The best tires for each driver depend on the type of truck piloted and the driver’s typical routes. Advances in tire technology continue to provide benefits, but even then, truck drivers may not be comfortable with some of the performance or cost tradeoffs that happen.
The traditional dual tire structure remains the most popular, but wide-based low-resistance tires continue to grow in popularity. As their name suggests, these tires provide less resistance than traditional tires, offering drivers improved gas mileage. When the price of diesel fuel is low, these types of tires are used less, as they need to be replaced more often; however, when the price of fuel climbs above $4 per gallon, they may become more cost-efficient over time.
How to Take Care of Your Truck Tires
No matter what type of tires you use, it is vital they work properly. Here are some tire maintenance checks all drivers should regularly make.
- Check air pressure.
Over- or under-inflated tires can reduce the performance of a truck and alter how it drives or reacts in an emergency. Drivers should manually check their air pressure before every trip to ensure it meets the manufacturer-designated standards. Larger fleets should consider using tire pressure monitoring systems (TMPS) and continuous tire inflation systems (CTIS) on trailers. While they bring an added cost, these systems ensure tire pressure remains safe and consistent.
- Check tread depth.
Along with air pressure, the depth of tire treads should be checked before every trip. The standard way is to put a penny with Lincoln upside down between the treads. If Lincoln’s face is visible, it is time for a new set.
- Rotate tires.
Based on where they are on a truck, tires can receive uneven wear and tear on the tread. Rotating tires every 6,000 to 8,000 miles can help expand their life span. Along with rotating tires, complete a full three-axle wheel alignment as well. While these measures may seem tedious, they go a long way in keeping tires on the road.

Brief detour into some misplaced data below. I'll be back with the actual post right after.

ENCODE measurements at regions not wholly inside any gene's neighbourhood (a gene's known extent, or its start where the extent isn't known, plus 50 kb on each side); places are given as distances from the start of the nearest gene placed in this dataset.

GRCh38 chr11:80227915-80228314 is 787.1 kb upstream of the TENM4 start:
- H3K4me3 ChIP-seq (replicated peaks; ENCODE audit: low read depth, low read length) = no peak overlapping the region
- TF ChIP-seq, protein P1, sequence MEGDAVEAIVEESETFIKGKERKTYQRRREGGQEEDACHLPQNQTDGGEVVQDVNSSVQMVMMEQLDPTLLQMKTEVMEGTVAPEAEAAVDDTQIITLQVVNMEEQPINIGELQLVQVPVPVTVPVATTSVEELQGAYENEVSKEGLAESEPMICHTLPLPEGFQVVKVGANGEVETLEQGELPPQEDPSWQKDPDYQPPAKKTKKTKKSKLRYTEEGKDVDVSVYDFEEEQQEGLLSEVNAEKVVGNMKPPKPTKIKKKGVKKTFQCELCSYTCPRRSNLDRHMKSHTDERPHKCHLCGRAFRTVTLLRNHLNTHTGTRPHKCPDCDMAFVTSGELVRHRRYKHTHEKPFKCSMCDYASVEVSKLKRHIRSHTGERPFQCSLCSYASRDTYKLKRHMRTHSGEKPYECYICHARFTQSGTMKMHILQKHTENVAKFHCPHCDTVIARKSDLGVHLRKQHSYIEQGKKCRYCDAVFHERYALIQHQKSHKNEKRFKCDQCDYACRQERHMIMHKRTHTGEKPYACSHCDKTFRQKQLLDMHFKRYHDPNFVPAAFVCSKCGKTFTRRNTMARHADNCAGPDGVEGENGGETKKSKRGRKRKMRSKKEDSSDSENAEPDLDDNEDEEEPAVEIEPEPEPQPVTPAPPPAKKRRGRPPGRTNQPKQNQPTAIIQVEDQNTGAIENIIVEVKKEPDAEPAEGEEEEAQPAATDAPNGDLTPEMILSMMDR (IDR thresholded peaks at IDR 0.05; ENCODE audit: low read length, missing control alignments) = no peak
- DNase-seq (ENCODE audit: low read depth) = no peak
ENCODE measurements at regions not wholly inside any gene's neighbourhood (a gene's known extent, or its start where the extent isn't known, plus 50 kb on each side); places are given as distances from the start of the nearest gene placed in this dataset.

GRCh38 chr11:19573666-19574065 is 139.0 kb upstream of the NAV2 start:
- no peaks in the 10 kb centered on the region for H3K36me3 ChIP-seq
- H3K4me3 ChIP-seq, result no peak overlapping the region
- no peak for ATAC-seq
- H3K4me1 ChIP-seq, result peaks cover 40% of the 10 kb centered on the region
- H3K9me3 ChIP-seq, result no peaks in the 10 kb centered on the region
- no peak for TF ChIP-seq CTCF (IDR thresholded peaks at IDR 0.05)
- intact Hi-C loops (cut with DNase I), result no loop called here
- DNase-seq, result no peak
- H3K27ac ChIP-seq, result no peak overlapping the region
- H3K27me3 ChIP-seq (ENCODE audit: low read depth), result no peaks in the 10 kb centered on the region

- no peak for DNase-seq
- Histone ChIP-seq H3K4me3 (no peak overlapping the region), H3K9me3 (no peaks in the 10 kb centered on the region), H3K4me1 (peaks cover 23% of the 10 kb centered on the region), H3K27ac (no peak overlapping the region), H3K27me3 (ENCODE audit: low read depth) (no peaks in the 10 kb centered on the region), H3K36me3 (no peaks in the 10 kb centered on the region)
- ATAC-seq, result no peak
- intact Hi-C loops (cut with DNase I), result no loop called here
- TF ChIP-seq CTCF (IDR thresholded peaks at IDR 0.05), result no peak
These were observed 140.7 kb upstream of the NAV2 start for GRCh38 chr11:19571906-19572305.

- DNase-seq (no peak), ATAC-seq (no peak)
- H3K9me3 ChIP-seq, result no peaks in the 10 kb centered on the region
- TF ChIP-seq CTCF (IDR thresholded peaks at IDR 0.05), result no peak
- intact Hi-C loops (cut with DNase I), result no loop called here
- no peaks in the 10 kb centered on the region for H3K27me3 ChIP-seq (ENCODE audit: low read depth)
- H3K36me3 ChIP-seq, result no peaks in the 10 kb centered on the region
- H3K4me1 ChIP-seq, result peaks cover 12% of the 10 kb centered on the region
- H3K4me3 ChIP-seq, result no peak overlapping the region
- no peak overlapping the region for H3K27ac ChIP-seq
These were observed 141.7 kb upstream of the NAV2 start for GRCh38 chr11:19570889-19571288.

- Ensure proper wheel torque.
This is easier than it sounds. Wheel torque is the simple act of adjusting the lug nuts on your wheels. Wheels that are either too tight or too loose can cause damage while driving, so take a few minutes and check each one before you start a trip.
- Practice good habits.
Tires are designed to perform a certain way. Driving too fast, making hard stops, or accelerating too quickly can quicken tire deterioration. Continue to drive in a safe manner that follows all road laws and best practices to protect tires and other valuable equipment.
- Fix problems when they happen.
For busy truckers, it can be easy to neglect small items that need fixing. Too often, these smaller problems grow into larger ones that can increase the cost of repairs. If you notice something is wrong with a tire or any part of your truck, make an effort to fix it as quickly as possible, so it does not turn into a larger problem.
- Stay up to date.
New information about tires and other preventative safety measures constantly change and are continually updated. Even experienced drivers need to ensure they have all the latest training and adhere to new standards and laws when driving. Drivers can never have enough training, so put yourself in a continuous learning state to enjoy long-term success.